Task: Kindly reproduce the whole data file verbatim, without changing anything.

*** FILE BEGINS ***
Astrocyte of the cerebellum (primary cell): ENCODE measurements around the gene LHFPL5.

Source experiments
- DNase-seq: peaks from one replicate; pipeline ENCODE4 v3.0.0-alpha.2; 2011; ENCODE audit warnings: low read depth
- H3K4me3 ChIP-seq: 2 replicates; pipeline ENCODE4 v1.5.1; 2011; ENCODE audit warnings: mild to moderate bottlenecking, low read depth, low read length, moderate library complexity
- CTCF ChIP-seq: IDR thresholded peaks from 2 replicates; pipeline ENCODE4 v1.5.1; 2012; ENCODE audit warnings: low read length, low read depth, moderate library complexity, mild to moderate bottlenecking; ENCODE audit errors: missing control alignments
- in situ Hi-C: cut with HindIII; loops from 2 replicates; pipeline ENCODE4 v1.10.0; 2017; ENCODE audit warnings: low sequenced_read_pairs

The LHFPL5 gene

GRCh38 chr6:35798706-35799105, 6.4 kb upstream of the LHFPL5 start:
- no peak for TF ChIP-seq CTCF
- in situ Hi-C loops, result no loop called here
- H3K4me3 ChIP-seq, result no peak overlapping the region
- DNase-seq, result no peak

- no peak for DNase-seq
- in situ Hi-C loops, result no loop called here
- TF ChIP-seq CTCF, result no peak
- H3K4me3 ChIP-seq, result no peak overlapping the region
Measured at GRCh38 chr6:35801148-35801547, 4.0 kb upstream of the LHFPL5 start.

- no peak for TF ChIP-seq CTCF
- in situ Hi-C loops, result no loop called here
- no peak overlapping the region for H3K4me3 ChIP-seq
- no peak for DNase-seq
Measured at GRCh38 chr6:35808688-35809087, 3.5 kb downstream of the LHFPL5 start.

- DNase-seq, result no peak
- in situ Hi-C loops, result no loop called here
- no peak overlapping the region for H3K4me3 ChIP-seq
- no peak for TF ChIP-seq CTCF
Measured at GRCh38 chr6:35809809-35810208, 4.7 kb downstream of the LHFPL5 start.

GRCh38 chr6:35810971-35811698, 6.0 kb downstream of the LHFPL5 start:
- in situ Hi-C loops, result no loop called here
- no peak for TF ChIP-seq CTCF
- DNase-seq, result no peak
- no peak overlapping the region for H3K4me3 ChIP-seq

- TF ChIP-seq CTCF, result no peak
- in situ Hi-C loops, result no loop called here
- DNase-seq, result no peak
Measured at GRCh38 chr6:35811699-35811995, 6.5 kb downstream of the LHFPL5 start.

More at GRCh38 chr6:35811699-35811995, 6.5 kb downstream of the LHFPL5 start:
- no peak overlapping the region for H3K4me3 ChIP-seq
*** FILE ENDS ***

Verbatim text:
Astrocyte of the cerebellum (primary cell): ENCODE measurements around the gene LHFPL5.

Source experiments
- DNase-seq: peaks from one replicate; pipeline ENCODE4 v3.0.0-alpha.2; 2011; ENCODE audit warnings: low read depth
- H3K4me3 ChIP-seq: 2 replicates; pipeline ENCODE4 v1.5.1; 2011; ENCODE audit warnings: mild to moderate bottlenecking, low read depth, low read length, moderate library complexity
- CTCF ChIP-seq: IDR thresholded peaks from 2 replicates; pipeline ENCODE4 v1.5.1; 2012; ENCODE audit warnings: low read length, low read depth, moderate library complexity, mild to moderate bottlenecking; ENCODE audit errors: missing control alignments
- in situ Hi-C: cut with HindIII; loops from 2 replicates; pipeline ENCODE4 v1.10.0; 2017; ENCODE audit warnings: low sequenced_read_pairs

The LHFPL5 gene

GRCh38 chr6:35798706-35799105, 6.4 kb upstream of the LHFPL5 start:
- no peak for TF ChIP-seq CTCF
- in situ Hi-C loops, result no loop called here
- H3K4me3 ChIP-seq, result no peak overlapping the region
- DNase-seq, result no peak

- no peak for DNase-seq
- in situ Hi-C loops, result no loop called here
- TF ChIP-seq CTCF, result no peak
- H3K4me3 ChIP-seq, result no peak overlapping the region
Measured at GRCh38 chr6:35801148-35801547, 4.0 kb upstream of the LHFPL5 start.

- no peak for TF ChIP-seq CTCF
- in situ Hi-C loops, result no loop called here
- no peak overlapping the region for H3K4me3 ChIP-seq
- no peak for DNase-seq
Measured at GRCh38 chr6:35808688-35809087, 3.5 kb downstream of the LHFPL5 start.

- DNase-seq, result no peak
- in situ Hi-C loops, result no loop called here
- no peak overlapping the region for H3K4me3 ChIP-seq
- no peak for TF ChIP-seq CTCF
Measured at GRCh38 chr6:35809809-35810208, 4.7 kb downstream of the LHFPL5 start.

GRCh38 chr6:35810971-35811698, 6.0 kb downstream of the LHFPL5 start:
- in situ Hi-C loops, result no loop called here
- no peak for TF ChIP-seq CTCF
- DNase-seq, result no peak
- no peak overlapping the region for H3K4me3 ChIP-seq

- TF ChIP-seq CTCF, result no peak
- in situ Hi-C loops, result no loop called here
- DNase-seq, result no peak
Measured at GRCh38 chr6:35811699-35811995, 6.5 kb downstream of the LHFPL5 start.

More at GRCh38 chr6:35811699-35811995, 6.5 kb downstream of the LHFPL5 start:
- no peak overlapping the region for H3K4me3 ChIP-seq